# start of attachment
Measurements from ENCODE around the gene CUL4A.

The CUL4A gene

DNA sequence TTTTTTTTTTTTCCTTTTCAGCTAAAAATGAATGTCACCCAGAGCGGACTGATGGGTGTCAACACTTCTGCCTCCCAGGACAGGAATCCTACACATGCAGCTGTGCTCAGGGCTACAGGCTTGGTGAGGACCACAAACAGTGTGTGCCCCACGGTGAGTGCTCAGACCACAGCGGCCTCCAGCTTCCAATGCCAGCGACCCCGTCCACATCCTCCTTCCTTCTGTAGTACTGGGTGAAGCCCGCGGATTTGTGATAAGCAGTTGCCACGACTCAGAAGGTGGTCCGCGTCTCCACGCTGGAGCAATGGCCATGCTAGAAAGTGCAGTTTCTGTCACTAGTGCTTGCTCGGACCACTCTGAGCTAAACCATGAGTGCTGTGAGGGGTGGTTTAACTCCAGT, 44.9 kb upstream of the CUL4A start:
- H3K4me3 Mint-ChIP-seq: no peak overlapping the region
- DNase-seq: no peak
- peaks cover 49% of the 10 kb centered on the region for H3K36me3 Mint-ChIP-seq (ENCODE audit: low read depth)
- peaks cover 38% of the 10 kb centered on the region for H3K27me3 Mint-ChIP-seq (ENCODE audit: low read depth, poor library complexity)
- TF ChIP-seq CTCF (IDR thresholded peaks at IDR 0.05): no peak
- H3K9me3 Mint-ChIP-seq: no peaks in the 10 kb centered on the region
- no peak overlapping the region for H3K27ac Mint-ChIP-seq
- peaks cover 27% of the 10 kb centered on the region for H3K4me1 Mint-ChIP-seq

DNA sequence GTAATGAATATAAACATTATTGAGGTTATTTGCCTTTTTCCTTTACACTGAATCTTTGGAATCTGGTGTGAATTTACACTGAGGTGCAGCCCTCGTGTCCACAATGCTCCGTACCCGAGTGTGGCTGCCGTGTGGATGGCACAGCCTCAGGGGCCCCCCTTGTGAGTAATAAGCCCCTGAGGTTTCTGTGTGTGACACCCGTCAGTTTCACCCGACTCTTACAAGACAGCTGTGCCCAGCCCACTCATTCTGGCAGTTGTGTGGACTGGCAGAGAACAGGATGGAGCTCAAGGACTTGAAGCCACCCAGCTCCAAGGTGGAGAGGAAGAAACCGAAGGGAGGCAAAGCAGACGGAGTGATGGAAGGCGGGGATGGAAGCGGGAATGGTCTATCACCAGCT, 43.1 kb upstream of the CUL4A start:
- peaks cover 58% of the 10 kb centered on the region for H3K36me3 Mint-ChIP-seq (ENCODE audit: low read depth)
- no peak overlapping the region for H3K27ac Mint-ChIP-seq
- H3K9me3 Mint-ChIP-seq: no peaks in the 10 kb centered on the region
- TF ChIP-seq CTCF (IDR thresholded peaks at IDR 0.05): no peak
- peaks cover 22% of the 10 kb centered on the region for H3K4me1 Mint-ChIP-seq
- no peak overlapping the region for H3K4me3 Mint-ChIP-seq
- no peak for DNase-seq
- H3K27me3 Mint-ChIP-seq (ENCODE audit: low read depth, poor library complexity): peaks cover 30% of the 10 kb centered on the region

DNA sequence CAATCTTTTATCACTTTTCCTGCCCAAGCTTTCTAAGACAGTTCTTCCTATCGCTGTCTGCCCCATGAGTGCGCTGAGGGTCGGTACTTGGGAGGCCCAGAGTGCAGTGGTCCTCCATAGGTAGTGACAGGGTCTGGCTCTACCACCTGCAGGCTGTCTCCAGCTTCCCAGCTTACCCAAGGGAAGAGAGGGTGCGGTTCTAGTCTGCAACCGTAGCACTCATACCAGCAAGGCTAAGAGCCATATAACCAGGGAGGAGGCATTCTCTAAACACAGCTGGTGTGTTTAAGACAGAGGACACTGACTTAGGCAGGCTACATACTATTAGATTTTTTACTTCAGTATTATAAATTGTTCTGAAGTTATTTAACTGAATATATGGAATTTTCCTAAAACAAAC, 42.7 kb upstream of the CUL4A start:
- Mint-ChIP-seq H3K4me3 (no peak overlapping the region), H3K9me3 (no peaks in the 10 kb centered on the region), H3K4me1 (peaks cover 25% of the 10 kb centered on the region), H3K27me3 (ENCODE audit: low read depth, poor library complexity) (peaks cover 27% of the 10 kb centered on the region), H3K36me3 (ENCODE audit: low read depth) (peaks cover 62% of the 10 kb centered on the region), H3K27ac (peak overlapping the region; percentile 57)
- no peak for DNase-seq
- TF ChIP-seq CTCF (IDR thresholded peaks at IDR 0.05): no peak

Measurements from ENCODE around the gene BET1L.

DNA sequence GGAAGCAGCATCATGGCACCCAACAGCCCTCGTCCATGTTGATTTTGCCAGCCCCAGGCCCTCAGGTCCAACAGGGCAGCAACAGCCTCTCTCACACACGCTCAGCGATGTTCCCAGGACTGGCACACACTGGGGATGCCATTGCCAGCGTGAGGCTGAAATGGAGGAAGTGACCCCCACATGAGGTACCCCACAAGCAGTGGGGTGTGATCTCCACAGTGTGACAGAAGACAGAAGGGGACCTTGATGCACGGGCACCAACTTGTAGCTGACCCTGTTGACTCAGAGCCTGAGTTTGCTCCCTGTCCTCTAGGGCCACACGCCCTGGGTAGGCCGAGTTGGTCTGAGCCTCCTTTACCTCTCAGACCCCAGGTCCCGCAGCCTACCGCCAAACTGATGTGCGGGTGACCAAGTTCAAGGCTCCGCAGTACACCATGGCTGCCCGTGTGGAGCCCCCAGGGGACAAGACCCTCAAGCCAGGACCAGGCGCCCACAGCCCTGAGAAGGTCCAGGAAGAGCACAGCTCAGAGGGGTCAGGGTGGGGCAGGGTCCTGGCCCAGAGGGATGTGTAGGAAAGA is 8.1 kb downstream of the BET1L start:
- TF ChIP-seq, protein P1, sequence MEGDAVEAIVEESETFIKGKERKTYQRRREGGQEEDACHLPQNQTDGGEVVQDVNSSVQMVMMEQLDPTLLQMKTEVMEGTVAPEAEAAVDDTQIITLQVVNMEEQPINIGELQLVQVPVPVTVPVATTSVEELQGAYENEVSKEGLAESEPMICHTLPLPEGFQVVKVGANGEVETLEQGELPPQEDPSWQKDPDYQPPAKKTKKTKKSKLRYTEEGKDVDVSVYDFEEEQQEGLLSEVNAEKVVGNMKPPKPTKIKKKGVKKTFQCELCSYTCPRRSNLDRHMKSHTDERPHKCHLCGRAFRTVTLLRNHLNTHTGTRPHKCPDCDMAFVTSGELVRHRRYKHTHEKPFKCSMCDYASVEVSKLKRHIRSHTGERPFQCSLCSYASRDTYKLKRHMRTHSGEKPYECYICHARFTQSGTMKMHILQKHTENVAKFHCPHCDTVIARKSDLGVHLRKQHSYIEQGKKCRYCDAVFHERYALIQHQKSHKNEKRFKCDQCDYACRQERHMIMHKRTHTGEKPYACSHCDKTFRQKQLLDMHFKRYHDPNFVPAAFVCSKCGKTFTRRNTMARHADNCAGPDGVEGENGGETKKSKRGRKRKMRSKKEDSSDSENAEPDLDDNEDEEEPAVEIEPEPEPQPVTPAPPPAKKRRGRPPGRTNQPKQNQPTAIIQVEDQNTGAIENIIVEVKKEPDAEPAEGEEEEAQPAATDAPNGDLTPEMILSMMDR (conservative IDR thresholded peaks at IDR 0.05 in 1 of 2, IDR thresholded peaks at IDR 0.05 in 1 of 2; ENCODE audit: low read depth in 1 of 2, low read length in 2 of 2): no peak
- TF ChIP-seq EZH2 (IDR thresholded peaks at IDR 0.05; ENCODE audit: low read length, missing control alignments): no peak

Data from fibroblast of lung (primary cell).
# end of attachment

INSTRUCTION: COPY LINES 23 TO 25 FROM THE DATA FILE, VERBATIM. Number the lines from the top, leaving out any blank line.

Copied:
- no peak for DNase-seq
- TF ChIP-seq CTCF (IDR thresholded peaks at IDR 0.05): no peak

Measurements from ENCODE around the gene BET1L.